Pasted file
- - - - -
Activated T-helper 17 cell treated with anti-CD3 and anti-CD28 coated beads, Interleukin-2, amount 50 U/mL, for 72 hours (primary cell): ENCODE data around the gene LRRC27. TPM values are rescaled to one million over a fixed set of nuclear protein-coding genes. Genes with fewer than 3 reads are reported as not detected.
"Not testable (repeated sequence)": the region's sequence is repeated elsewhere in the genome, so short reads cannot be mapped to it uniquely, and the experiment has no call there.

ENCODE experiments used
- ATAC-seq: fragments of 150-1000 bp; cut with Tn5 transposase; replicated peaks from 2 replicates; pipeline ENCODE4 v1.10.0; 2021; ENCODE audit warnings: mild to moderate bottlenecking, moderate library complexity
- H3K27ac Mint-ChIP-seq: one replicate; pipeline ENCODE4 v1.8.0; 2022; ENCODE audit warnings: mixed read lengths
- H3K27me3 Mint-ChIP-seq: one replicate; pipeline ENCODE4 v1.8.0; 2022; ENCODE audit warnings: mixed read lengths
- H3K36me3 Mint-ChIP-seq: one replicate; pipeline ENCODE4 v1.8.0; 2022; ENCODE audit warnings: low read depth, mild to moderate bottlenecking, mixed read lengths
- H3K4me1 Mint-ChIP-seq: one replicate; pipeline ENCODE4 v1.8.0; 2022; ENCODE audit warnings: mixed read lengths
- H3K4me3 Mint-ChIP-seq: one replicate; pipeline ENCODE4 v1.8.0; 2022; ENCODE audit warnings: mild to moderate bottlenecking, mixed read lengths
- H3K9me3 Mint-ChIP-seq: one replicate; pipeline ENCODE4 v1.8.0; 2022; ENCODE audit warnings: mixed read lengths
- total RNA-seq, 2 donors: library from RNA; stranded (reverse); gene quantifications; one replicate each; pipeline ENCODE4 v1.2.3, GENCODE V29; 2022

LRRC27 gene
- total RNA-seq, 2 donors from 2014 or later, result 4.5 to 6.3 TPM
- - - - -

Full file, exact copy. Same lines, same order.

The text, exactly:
Activated T-helper 17 cell treated with anti-CD3 and anti-CD28 coated beads, Interleukin-2, amount 50 U/mL, for 72 hours (primary cell): ENCODE data around the gene LRRC27. TPM values are rescaled to one million over a fixed set of nuclear protein-coding genes. Genes with fewer than 3 reads are reported as not detected.
"Not testable (repeated sequence)": the region's sequence is repeated elsewhere in the genome, so short reads cannot be mapped to it uniquely, and the experiment has no call there.

ENCODE experiments used
- ATAC-seq: fragments of 150-1000 bp; cut with Tn5 transposase; replicated peaks from 2 replicates; pipeline ENCODE4 v1.10.0; 2021; ENCODE audit warnings: mild to moderate bottlenecking, moderate library complexity
- H3K27ac Mint-ChIP-seq: one replicate; pipeline ENCODE4 v1.8.0; 2022; ENCODE audit warnings: mixed read lengths
- H3K27me3 Mint-ChIP-seq: one replicate; pipeline ENCODE4 v1.8.0; 2022; ENCODE audit warnings: mixed read lengths
- H3K36me3 Mint-ChIP-seq: one replicate; pipeline ENCODE4 v1.8.0; 2022; ENCODE audit warnings: low read depth, mild to moderate bottlenecking, mixed read lengths
- H3K4me1 Mint-ChIP-seq: one replicate; pipeline ENCODE4 v1.8.0; 2022; ENCODE audit warnings: mixed read lengths
- H3K4me3 Mint-ChIP-seq: one replicate; pipeline ENCODE4 v1.8.0; 2022; ENCODE audit warnings: mild to moderate bottlenecking, mixed read lengths
- H3K9me3 Mint-ChIP-seq: one replicate; pipeline ENCODE4 v1.8.0; 2022; ENCODE audit warnings: mixed read lengths
- total RNA-seq, 2 donors: library from RNA; stranded (reverse); gene quantifications; one replicate each; pipeline ENCODE4 v1.2.3, GENCODE V29; 2022

LRRC27 gene
- total RNA-seq, 2 donors from 2014 or later, result 4.5 to 6.3 TPM